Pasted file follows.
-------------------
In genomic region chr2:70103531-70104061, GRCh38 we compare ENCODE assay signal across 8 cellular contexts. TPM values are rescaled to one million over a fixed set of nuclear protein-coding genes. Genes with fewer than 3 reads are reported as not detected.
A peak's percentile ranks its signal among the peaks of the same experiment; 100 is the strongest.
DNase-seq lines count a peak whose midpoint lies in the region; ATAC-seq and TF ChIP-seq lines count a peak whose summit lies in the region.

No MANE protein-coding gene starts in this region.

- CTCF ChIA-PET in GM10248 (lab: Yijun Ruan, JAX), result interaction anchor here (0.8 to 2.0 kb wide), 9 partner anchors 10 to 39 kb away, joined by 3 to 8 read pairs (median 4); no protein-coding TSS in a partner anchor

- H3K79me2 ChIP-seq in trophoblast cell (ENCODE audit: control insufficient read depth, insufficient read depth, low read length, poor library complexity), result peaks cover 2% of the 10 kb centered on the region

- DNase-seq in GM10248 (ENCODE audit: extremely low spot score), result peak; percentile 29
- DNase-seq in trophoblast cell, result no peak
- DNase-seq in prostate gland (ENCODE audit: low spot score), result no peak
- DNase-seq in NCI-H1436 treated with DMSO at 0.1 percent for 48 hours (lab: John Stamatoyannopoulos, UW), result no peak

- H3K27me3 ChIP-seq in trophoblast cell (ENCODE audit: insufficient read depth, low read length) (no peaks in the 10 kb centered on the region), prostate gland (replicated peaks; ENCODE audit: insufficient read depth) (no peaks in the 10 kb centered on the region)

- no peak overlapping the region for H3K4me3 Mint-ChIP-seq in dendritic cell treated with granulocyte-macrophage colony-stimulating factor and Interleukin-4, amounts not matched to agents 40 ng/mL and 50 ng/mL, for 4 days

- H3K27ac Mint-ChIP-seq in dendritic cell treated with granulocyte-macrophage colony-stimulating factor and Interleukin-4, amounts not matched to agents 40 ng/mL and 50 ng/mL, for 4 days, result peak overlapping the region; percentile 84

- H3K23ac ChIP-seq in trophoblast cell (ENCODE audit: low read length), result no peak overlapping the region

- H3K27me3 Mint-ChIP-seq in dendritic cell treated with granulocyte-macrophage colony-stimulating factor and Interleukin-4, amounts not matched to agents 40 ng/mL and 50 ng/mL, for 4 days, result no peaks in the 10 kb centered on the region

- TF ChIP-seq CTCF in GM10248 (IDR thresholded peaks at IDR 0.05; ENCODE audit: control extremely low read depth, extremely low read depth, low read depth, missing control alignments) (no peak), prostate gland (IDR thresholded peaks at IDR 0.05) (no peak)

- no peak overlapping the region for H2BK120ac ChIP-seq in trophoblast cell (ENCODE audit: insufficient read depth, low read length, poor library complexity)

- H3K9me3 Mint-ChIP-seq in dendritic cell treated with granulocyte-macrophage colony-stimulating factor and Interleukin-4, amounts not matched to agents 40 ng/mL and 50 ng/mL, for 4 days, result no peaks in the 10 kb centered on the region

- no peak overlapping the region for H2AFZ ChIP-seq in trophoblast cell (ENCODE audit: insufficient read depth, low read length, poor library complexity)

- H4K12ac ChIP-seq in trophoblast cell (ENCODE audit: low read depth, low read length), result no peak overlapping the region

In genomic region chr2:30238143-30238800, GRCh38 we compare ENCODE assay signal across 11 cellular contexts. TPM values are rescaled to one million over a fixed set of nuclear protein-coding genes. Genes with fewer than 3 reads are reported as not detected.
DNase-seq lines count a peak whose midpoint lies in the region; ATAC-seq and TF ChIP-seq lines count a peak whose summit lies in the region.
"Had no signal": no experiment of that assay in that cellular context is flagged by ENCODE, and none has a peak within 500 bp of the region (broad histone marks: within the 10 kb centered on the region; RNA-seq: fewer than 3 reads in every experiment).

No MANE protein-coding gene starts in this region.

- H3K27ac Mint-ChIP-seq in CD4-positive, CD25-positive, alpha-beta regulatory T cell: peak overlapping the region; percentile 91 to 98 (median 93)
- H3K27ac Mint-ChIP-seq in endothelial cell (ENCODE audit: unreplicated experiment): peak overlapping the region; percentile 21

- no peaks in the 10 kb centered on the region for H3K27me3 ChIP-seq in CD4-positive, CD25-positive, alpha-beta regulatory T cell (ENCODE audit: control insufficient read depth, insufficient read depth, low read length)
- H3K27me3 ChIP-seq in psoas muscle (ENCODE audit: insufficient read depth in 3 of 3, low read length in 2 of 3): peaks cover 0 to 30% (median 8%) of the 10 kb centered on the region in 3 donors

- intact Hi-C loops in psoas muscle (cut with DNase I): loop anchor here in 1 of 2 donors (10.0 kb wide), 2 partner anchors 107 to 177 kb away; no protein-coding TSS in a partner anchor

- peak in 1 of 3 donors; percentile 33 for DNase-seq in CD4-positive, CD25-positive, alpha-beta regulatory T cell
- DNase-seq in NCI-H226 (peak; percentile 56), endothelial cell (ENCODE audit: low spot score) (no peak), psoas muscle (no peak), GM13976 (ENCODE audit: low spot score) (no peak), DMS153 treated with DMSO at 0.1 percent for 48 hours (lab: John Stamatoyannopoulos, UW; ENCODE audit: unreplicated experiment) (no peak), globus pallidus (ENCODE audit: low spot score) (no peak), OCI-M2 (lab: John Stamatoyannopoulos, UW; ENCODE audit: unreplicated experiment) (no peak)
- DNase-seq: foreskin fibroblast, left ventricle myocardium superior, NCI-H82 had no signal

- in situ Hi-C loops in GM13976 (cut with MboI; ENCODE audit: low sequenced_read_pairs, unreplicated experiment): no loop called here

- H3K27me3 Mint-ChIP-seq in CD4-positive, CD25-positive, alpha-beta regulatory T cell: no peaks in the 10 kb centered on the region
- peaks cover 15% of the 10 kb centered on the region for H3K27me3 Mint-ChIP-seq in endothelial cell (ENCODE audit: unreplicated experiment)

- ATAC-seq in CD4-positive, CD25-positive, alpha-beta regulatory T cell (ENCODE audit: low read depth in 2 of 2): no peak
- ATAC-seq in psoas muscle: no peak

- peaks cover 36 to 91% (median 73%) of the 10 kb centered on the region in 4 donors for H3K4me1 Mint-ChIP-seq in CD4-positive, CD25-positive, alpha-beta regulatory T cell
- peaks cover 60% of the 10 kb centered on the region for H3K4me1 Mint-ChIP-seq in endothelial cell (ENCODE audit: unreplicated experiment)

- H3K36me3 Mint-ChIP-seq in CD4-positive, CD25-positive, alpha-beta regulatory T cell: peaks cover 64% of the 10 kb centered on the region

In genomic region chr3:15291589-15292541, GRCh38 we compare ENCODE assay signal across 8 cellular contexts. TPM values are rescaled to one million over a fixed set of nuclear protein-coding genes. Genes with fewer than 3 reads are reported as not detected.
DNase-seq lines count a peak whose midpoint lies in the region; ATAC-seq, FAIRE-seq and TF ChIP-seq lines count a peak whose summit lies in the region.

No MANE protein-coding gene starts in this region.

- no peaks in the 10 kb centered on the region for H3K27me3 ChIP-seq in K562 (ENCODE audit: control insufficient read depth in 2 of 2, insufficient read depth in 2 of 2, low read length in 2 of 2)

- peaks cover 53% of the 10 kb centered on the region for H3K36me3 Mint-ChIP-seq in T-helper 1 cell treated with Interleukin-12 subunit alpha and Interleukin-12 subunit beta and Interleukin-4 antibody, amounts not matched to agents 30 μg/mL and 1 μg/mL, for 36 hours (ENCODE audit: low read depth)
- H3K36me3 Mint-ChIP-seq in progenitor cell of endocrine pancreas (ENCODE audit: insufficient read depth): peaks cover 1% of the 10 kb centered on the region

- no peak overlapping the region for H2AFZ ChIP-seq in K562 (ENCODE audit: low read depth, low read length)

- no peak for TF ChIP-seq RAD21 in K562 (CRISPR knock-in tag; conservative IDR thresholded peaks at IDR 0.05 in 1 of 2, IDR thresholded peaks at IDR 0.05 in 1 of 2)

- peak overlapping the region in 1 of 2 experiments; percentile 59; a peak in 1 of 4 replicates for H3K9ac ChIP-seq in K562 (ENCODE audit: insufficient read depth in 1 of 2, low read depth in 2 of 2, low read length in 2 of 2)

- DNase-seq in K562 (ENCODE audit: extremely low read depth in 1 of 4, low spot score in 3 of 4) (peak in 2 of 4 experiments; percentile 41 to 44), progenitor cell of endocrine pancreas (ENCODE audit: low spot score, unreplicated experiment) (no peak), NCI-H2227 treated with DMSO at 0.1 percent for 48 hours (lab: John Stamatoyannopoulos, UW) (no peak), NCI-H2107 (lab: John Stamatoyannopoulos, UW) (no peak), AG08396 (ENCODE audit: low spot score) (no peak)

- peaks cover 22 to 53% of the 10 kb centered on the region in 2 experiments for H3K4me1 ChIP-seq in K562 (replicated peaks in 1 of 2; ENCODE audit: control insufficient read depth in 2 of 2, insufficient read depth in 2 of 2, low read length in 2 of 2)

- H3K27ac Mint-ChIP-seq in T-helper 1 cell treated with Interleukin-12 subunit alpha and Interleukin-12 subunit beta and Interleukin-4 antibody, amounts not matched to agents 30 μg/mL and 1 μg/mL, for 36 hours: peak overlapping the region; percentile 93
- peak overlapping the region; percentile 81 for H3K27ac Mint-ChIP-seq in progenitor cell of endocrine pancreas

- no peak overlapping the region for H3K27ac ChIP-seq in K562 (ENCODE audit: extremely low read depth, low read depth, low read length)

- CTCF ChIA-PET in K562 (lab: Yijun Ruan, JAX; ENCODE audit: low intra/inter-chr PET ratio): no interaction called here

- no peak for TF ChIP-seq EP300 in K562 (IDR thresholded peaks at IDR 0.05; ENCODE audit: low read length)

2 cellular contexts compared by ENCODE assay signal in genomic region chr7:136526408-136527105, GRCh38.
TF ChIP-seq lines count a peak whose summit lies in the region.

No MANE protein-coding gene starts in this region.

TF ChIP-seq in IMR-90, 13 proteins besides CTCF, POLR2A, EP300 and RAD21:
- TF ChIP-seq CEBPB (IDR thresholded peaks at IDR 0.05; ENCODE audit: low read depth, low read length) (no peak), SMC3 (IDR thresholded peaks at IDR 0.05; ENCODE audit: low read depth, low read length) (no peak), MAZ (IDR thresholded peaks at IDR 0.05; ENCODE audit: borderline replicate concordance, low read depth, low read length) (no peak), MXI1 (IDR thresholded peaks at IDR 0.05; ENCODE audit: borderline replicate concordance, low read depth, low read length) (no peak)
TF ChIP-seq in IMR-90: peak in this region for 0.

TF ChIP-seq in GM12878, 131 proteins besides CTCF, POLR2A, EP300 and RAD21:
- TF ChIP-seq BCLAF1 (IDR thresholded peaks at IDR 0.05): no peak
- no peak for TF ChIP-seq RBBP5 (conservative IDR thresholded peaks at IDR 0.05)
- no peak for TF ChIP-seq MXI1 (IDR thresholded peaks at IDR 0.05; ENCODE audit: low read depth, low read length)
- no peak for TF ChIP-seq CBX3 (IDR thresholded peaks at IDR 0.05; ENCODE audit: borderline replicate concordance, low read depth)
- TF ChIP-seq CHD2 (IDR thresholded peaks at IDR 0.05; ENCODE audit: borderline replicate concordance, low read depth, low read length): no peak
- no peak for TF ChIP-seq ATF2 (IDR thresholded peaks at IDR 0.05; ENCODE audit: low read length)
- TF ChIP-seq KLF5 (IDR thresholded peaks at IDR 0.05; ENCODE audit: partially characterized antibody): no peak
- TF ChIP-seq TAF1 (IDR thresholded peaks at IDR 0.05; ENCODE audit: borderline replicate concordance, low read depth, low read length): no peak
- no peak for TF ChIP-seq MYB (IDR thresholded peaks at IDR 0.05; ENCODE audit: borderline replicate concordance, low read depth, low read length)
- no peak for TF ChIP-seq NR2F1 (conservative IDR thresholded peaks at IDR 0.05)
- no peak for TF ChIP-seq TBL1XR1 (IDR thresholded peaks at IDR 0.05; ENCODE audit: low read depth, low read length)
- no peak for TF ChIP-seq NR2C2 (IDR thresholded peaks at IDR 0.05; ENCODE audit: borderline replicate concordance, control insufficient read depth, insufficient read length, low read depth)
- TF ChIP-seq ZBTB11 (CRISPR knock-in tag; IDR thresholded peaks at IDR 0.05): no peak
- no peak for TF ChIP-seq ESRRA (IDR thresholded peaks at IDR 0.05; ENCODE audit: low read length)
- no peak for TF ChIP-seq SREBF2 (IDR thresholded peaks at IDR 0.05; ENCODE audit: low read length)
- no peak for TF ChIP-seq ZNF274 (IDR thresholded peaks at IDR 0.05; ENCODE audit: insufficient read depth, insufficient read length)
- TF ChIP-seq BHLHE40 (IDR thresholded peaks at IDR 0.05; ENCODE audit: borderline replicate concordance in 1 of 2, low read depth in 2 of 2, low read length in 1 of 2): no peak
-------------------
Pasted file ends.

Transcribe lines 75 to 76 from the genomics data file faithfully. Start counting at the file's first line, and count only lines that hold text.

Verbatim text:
- no peak for TF ChIP-seq NR2C2 (IDR thresholded peaks at IDR 0.05; ENCODE audit: borderline replicate concordance, control insufficient read depth, insufficient read length, low read depth)
- TF ChIP-seq ZBTB11 (CRISPR knock-in tag; IDR thresholded peaks at IDR 0.05): no peak